Here are a few ideas for ways to use roast butternut squash to get you started…

roast butternut squash

roast butternut squash

I adore roast pumpkin, sweet potato or butternut squash. But I used to hardly make it because it always felt like a huge hassle to peel the damn things. So one day I thought I’d cook them peel and all and take the peel off once they were done. The good news is the roast skins actually taste really lovely. Since then I haven’t ever peeled. So much quicker.

I also leave the seeds in partly to save time, but mostly because I love to eat roast pumpkin seeds.

Will keep in the fridge for a few weeks.

1/2 butternut squash
1-2 teaspoons cumin or coriander seeds, optional
1-2 teaspoons chilli flakes or powder, optional

1. Preheat oven to 200C (400F).

2. Chop butternut squash (pumpkin) in half, crosswise. Then chop each half into 6-8 wedges.

3. Place wedges on a baking tray. Drizzle generously with oil and sprinkle over spices, if using. Scatter liberally with sea salt flakes.

4. Bake for 30 – 45 mins or until wedges are deeply browned on the edges and tender in the middle.

different veg – any pumpkin such as Jap or Queensland blue. Sweet potato or yams are also lovely like this.

short on time? - chop into cubes about 2cm (1in). Should only take about 20 minutes to roast.


video version of the recipe


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warm salad of chickpeas & butternut squash
serves 2.

This is a brilliant light dinner for Autumn when the days are getting cooler and shorter.

4-6 wedges roast butternut squash (recipe above)
1 can chickpeas, drained
2 handfuls baby spinach
small handful almonds
4-6 tablespoons natural yoghurt

1. If the squash is cold, warm in the oven (200C/400F for 10 mins) or heat with a little oil in a frying pan.

2. Add chickpeas and allow to warm for a few minutes.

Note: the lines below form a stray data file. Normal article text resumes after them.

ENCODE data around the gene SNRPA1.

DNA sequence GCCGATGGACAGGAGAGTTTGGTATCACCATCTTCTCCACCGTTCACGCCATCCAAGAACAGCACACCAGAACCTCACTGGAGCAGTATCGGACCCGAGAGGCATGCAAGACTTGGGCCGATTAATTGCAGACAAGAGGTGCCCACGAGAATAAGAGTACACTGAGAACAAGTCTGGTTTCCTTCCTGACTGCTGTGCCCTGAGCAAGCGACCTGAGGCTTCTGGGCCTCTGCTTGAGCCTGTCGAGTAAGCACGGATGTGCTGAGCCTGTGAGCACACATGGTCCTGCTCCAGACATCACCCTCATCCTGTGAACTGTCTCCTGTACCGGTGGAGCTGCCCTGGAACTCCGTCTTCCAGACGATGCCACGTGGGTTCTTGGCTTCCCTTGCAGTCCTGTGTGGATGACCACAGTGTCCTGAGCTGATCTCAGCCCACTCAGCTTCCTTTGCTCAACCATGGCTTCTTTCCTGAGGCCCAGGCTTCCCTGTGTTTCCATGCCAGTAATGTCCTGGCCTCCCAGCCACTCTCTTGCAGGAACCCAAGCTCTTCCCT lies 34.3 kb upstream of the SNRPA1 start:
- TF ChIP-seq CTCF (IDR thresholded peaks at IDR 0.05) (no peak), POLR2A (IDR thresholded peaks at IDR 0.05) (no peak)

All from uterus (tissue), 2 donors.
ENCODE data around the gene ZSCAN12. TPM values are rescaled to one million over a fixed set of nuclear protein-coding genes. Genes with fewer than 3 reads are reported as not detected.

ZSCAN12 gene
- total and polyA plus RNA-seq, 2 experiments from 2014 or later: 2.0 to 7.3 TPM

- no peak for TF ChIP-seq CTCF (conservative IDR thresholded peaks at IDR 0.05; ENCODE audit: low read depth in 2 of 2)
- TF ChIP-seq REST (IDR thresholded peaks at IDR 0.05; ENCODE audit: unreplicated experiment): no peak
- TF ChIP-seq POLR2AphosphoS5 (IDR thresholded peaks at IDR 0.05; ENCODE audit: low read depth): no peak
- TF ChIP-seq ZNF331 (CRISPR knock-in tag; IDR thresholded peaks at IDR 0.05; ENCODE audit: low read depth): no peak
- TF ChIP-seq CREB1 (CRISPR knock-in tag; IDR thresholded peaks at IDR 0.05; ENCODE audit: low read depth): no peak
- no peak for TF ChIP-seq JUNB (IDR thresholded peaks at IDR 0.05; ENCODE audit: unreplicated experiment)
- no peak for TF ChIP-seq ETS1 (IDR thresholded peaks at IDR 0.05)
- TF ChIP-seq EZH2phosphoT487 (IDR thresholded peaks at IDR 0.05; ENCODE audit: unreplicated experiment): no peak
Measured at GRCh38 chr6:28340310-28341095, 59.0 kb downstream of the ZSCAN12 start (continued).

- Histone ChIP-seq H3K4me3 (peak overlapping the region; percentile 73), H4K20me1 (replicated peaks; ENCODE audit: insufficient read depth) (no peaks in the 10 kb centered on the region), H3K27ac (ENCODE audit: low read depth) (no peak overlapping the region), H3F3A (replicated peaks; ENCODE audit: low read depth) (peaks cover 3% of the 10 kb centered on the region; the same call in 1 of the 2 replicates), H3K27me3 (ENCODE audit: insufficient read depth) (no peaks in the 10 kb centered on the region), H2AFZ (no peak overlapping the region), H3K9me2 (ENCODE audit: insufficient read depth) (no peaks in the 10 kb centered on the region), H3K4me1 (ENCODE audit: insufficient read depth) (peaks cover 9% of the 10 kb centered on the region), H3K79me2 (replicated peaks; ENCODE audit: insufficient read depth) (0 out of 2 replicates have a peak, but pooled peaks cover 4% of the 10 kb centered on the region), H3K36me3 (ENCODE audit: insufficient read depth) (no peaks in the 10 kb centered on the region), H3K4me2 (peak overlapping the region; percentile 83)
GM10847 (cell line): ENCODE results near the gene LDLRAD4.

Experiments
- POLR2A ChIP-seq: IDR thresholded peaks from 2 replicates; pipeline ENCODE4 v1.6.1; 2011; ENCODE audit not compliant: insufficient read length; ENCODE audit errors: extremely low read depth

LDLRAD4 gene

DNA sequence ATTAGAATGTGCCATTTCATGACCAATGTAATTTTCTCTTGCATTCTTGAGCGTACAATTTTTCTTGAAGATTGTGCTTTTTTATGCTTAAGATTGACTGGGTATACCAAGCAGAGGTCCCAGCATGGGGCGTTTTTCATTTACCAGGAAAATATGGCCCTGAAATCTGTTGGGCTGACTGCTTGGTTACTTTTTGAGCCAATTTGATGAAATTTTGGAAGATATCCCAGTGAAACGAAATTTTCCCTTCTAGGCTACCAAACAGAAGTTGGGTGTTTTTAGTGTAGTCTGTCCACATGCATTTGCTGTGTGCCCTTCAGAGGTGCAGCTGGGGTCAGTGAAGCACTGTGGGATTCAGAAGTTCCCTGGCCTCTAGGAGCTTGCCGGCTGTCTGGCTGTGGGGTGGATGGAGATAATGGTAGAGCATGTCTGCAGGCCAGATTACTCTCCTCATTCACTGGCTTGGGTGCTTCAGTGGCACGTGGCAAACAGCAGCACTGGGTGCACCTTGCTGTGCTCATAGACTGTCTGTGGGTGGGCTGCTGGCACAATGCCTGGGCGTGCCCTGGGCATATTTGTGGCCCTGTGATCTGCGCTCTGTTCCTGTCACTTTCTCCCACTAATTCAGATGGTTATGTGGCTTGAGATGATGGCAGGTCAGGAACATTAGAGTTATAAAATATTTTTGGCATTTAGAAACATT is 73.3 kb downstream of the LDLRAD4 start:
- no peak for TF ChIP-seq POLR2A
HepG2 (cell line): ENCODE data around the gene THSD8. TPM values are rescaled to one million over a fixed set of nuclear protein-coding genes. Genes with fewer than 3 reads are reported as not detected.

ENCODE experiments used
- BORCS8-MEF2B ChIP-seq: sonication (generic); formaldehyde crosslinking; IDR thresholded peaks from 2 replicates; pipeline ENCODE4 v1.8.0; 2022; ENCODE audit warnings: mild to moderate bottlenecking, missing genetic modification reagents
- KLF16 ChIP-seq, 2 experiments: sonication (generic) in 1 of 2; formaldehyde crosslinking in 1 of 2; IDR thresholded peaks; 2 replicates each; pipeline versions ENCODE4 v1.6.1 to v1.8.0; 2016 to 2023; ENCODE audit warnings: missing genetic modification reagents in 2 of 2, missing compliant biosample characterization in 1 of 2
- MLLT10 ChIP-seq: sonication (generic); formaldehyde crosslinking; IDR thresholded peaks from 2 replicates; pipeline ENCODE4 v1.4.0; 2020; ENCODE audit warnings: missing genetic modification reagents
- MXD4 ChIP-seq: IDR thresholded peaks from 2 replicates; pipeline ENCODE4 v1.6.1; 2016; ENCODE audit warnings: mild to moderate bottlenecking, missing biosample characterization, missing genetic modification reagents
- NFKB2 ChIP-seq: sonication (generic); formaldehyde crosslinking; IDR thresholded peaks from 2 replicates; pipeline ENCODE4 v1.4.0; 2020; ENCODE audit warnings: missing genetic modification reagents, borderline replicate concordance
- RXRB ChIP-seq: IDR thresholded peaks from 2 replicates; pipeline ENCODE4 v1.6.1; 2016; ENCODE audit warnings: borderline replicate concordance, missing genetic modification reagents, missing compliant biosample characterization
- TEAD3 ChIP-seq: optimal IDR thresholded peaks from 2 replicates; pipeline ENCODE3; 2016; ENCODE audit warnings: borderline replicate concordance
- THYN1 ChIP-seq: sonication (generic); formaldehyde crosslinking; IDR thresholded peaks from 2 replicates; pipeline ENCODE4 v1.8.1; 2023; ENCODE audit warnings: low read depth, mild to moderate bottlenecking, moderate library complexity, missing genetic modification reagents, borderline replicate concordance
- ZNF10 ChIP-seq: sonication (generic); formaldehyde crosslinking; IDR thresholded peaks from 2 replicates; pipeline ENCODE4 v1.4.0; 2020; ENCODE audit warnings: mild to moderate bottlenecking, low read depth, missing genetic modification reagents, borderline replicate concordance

3. Divide baby spinach on two plates. Top with warm chickpeas and squash.

4. Season yoghurt generously with salt and pepper and drizzle over the salad. Top with almonds.

dairy-free / vegan – make a tahini dressing instead using 2 tablespoons each tahini, lemon juice, water and olive oil.

don’t have any roast squash? – replace with other roast veg OR some roast red capsicum (bell peppers). Or finely sliced fresh red capsicum (bell peppers).

nut-free – just skip the almonds or replace with a handful of toasted sourdough breadcrumbs.

chickpea alternatives – any cooked or canned legumes are good here. Try cannellini beans or lentils. Puy or French-style lentils are particularly lovely. Or just double the roast squash and forget about the chickpeas.

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roast butternut curry
serves 2

The sweetness of butternut works really well with the deeply savoury spiciness of an Indian curry. To make it more substantial, feel free to toss in some cooked or canned lentils or cooked meat such as chicken.

Lovely with flatbread, steamed rice or cauliflower ‘rice’ (raw grated cauliflower).

1 heaped tablespoon garam marsala
1/2 – 1 teaspoon chilli flakes or powder
1 can tomatoes (400g / 14oz)
4-6 tablespoons coconut milk